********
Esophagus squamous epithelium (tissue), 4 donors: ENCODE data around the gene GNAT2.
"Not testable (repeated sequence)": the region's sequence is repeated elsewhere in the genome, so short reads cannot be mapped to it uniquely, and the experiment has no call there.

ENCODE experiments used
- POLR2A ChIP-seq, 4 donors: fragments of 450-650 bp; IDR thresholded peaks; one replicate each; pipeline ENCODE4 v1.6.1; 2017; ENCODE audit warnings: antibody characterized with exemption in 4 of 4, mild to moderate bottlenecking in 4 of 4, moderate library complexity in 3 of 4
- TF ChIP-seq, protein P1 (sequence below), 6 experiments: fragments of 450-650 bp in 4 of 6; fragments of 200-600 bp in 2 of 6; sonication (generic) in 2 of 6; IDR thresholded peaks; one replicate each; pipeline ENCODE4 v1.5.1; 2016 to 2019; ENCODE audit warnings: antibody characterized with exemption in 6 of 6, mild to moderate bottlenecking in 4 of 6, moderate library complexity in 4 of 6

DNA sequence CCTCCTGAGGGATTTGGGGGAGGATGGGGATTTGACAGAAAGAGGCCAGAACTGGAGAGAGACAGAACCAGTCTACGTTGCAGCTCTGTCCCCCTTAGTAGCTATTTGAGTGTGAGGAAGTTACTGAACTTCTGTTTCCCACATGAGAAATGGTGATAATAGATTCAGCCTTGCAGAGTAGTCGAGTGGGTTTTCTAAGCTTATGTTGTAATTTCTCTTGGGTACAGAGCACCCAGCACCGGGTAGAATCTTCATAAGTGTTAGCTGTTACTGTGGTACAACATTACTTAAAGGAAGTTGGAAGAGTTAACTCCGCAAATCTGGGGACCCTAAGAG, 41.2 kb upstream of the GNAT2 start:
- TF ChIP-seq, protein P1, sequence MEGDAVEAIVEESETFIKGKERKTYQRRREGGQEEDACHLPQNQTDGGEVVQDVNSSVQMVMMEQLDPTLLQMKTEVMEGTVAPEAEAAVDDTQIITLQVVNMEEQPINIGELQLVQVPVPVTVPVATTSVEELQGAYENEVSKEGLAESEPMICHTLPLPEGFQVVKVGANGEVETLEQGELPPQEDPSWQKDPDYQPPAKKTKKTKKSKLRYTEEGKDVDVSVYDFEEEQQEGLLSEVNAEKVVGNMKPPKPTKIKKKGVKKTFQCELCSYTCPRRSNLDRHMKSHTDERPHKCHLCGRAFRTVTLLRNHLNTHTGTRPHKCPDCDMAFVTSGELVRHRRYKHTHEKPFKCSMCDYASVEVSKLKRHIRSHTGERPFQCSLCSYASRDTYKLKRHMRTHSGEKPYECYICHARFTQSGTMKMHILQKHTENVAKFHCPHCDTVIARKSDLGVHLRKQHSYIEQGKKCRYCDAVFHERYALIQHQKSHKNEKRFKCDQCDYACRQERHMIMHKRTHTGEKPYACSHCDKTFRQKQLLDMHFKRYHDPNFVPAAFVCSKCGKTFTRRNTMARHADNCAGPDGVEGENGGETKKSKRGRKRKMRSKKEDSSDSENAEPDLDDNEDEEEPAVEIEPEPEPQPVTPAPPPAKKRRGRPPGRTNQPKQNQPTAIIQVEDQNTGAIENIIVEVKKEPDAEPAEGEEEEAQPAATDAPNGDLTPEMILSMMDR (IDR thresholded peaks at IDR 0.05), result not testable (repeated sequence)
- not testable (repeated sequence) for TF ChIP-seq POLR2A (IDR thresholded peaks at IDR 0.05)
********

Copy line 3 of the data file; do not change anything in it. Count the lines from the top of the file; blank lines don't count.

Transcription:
ENCODE experiments used